3. IOPC investigated actions of chief inspector. A British Transport Police professional standards detective has been dismissed after misusing a rail pass to travel in first class when he was not entitled to do so. Detective Chief Inspector Iain Miller was dismissed without notice after a four day misconduct hearing held by BTP following an Independent Office for Police Conduct investigation. Det Chief Insp Miller, who was based in London, was found by the panel to have breached the terms and conditions under which the rail pass was issued, that he sat in a first class seat without purchasing an appropriate ticket and that when confronted about the misuse, failed to properly account for his actions. The tribunal added that his actions were aggravated by his senior position within BTP professional standards department at the time of the offence. The BTP referred the incident to the IOPC owing to the nature of the detective’s role. IOPC Regional Director Jonathan Green said: “DCI Miller was an experienced officer who was responsible for upholding standards of behaviour within BTP. “It is therefore very disappointing that he chose to misuse the rail pass and then failed to demonstrate the appropriate insight and remorse expected of a senior officer when asked to account for his actions. “I am pleased BTP agreed with the conclusions of our investigation and the panel has issued a clear message that such behaviour is not acceptable.” View On Police Oracle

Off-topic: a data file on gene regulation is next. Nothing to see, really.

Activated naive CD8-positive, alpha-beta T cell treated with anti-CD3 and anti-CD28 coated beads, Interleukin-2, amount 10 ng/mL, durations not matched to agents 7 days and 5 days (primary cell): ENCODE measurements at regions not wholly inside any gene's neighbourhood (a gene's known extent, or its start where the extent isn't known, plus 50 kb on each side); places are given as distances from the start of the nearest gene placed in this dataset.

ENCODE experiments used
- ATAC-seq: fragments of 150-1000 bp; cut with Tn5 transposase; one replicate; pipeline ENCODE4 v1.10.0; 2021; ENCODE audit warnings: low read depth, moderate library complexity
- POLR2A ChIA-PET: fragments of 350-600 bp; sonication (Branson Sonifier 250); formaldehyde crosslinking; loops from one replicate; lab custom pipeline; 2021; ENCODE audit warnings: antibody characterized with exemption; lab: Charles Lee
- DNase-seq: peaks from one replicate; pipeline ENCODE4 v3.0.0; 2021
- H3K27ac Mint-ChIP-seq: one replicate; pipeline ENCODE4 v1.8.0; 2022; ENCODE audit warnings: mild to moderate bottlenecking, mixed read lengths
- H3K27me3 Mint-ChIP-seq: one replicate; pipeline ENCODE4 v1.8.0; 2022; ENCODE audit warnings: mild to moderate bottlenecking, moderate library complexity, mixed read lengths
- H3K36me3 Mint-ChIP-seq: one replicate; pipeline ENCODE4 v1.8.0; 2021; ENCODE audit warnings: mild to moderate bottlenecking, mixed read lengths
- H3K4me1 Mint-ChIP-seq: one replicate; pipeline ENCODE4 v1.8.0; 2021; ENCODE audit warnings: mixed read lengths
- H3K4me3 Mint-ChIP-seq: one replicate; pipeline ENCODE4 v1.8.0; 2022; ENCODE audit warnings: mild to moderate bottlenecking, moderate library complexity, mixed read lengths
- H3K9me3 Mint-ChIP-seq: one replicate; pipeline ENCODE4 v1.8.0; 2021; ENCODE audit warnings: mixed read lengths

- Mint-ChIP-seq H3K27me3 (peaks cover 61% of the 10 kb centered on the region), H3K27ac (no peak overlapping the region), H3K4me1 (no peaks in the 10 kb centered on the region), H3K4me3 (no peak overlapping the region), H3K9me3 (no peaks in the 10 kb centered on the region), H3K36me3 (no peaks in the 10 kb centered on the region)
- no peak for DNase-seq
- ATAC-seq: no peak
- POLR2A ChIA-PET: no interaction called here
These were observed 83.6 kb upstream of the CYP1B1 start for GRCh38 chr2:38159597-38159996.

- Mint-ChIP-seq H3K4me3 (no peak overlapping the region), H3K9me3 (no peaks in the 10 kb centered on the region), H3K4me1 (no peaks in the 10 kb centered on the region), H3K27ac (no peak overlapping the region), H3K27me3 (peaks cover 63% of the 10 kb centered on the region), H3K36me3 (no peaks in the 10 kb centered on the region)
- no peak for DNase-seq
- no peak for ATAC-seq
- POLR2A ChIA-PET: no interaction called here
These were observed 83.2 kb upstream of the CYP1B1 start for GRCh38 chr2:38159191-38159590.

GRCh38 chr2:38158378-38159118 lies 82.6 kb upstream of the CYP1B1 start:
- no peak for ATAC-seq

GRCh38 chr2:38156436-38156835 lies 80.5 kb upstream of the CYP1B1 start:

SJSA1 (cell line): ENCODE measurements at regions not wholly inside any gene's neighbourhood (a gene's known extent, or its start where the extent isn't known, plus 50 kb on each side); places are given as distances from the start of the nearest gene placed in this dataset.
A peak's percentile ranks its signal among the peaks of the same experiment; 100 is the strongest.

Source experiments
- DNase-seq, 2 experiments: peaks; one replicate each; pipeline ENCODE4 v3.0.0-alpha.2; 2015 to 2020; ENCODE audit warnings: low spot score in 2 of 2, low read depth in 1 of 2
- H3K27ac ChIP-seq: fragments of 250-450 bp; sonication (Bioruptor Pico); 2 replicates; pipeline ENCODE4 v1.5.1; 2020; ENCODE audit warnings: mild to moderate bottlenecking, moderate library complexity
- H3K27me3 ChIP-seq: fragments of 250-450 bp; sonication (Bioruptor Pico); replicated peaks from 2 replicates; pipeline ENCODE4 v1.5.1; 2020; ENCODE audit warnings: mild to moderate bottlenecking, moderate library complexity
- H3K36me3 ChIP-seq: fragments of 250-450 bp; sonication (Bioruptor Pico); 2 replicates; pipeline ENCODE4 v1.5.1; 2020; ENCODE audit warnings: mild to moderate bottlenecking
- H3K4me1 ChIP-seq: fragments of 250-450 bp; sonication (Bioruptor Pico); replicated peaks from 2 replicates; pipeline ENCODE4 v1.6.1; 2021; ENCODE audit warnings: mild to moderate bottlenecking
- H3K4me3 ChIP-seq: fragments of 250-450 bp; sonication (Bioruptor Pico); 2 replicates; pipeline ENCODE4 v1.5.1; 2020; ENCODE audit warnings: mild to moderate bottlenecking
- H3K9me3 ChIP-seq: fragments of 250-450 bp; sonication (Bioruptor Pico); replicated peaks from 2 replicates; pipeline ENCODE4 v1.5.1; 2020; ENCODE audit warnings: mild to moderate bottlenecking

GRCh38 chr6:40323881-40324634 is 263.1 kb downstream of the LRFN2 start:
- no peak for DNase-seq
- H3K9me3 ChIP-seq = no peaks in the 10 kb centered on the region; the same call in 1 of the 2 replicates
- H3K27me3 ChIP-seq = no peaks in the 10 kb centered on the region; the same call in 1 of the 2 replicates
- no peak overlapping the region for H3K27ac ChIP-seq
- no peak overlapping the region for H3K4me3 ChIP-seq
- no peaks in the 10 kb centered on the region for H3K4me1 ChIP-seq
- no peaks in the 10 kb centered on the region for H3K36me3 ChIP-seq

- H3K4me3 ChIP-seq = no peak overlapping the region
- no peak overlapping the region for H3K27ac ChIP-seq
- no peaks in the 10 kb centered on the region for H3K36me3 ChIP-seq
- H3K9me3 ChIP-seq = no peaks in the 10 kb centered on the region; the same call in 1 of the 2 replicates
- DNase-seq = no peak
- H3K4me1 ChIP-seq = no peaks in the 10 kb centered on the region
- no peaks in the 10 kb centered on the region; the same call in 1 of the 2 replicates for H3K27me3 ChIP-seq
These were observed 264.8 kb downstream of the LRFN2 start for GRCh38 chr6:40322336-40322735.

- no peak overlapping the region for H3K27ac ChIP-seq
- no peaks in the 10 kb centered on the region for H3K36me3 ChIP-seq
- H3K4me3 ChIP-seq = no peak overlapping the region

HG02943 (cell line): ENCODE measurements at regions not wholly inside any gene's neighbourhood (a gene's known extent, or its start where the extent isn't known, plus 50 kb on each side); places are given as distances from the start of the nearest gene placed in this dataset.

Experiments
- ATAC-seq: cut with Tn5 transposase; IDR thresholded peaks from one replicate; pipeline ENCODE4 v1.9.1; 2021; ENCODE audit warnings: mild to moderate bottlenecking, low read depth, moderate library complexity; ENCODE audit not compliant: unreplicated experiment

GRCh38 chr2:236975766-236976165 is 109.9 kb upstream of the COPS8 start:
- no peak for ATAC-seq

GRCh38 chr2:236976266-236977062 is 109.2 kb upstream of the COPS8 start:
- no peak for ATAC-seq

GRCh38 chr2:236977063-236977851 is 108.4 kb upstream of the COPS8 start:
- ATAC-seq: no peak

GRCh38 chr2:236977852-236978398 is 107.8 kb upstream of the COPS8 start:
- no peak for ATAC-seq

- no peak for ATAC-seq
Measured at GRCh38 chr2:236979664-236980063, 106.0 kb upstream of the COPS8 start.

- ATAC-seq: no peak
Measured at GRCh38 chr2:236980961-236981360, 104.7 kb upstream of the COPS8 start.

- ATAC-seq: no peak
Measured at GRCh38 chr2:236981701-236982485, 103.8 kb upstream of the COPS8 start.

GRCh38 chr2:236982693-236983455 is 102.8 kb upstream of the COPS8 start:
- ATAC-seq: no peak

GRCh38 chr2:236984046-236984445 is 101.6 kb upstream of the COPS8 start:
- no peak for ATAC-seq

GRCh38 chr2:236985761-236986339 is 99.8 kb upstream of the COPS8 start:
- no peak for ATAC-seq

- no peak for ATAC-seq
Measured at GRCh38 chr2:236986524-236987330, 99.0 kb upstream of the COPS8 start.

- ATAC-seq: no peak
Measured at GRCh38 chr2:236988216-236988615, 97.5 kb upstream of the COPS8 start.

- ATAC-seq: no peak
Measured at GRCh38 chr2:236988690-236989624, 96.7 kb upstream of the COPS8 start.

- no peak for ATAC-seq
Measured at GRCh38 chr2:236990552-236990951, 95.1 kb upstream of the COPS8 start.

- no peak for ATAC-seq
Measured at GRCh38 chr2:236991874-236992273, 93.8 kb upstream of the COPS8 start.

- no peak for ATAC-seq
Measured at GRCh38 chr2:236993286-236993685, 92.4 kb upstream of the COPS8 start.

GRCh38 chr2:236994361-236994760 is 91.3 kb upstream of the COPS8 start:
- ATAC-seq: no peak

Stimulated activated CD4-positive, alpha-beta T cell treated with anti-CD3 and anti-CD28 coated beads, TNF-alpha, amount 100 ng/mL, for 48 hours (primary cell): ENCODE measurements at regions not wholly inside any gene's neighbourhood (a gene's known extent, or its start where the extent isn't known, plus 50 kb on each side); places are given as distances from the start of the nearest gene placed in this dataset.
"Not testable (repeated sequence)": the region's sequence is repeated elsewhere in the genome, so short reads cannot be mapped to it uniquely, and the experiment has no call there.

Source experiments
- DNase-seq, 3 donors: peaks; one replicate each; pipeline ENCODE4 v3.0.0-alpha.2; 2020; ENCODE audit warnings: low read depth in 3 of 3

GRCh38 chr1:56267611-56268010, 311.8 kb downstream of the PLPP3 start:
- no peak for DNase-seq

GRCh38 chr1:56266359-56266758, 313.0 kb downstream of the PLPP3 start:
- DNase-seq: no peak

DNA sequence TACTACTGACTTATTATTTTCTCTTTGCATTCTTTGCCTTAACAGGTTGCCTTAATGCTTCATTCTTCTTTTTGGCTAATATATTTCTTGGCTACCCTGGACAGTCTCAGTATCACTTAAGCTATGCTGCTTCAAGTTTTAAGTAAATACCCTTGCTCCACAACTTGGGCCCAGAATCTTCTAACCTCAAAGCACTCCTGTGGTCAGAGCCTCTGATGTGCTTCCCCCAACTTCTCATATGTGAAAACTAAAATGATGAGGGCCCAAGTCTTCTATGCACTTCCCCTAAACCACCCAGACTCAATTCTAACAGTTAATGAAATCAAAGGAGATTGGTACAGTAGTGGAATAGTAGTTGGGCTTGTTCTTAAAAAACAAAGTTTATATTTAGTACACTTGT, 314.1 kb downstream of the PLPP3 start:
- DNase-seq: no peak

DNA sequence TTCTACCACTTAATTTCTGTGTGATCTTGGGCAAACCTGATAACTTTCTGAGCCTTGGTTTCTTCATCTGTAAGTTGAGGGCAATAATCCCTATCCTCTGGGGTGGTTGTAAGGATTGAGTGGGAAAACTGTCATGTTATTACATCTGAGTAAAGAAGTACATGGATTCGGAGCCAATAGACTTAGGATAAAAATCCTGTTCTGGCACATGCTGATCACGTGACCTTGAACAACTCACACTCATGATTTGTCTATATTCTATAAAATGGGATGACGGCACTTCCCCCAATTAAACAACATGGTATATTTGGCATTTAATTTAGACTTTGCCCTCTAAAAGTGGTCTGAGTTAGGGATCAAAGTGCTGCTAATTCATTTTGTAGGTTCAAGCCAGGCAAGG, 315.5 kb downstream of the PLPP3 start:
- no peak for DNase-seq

4. Chief inspector also accused of intimate liaison with domestic abuse victim. Sussex Police: Under scrutiny in recent years Date - 12th February 2019 By - Nick Hudson - Police Oracle 2 Comments Officers and new recruits are being given specific training and guidance as a sex scandal-hit force faces renewed scrutiny over allegations of an on-duty intimate liaison between a chief inspector and a sergeant. Sussex Police is urging its workforce to adopt “appropriate professional boundaries” in the wake of a police watchdog confirming misconduct proceedings against Chief Inspector Rob Leet and Sergeant Sarah Porter will go ahead. The pair are said to have met for a romantic encounter on at least one occasion in 2017 while they were working. The chief inspector has also been accused of having sex with a victim of crime years earlier. The Independent Office for Police Conduct has just announced the findings of a two-year investigation. CI Leet was suspended from duty while the investigation continued. The married father-of-four previously said the claims regarding his liaison with Sgt Porter were unfounded. They are accused of travelling to meet each other while on duty when there was no work-related reason to do so and "repeatedly" using police systems to exchange personal messages, a police watchdog spokesman said. After the IOPC launched the investigation in March 2017 – and following publicity of the case – it is understood a victim of domestic violence came forward with the further allegations. This means CI Leet now also stands accused of being intimate with the victim in 2014 and 2016. Sgt Porter was unable to be contacted when a fatal crash happened while she was on duty and approached a witness in the IOPC investigation "inappropriately", it is also alleged. The IOPC said: "We concluded that if proven, the behaviour would be a breach of standards of authority, respect and courtesy and duties and responsibilities and could amount to gross misconduct. "Sussex Police agreed and a hearing will be scheduled in due course." The force has been embroiled in a large number of ignominious sex claims in recent years, including two that resulted in criminal convictions In October former Brighton-based PC Alexander Walsh was handed a community order for stalking and common assault after unleashing a barrage of sexual propositions on a colleague when she was held in a patrol car with him for more than an hour after dark. The former Met Police officer, who then joined the Sussex force, was spotted by fellow officers groping the woman on a work night out before badgering her with suggestive texts and taking pictures of her without her consent. That same month prosecutors dropped a case against Brighton-based Inspector Tony Lumb, who faced allegations he had sex with women he met while on duty. The former elected member of the local Police Federation branch's board was arrested on suspicion of misconduct in public office, interviewed under caution, released on bail and suspended from the force pending an IOPC investigation. The police watchdog said it found evidence to suggest a criminal offence may have been committed. The CPS has been asked to review its charging decision after one of the complainants, 52-year-old online abuse campaigner Nicola Brookes, called the news "shocking". Insp Lumb could still face disciplinary proceedings. In April a second officer was caught selling himself for sex while on sick leave. Detective Constable Richard Holder was sacked without notice for gross misconduct at a disciplinary hearing but had already resigned. This came after Hastings-based PC Daniel Moss was investigated and suspended from duty in December 2016 after he was caught advertising himself online as a male prostitute and offered to perform sex acts for cash. He had been on sick leave since that September for stress. He also failed to attend misconduct proceedings and was dismissed with immediate effect. In March sexual offences liaison officer and PC Martin Harris was jailed for two years for misconduct in public office, downloading and making indecent images of children. He said he found a rape victim in his care "attractive" and had hacked into her Facebook account to download pictures of her as a child. PC Mark Scruby was sacked from the force in 2017 after telling his sergeant she resembled a porn star. In 2015 Insp Lee Lyons was fired after admitting he contacted prostitutes while on duty. Officers and new recruits are now being given "specific training and guidance" so they are aware of "appropriate professional boundaries", the force said. A statement said: "Sussex Police takes any report of inappropriate behaviour extremely seriously. "We have adopted the National Police Chiefs' Council's national strategy to address the issues of police officers and staff who abuse their position for a sexual purpose or to pursue an improper emotional relationship. "The key principles are prevention, intelligence, enforcement and engagement. "We are ensuring that all staff are aware of appropriate professional boundaries and the serious consequences of any abuses of position. "Officers and staff across the organisation, including new recruits, have or are receiving specific training and guidance, enabling them to know the boundaries and stick to them, reporting any colleagues who fall short. "There is a positive duty under the College of Policing's code of ethics to challenge and to report. "Any reports will be fully investigated. "Those who are found to have committed misconduct could face dismissal and prosecution." View On Police Oracle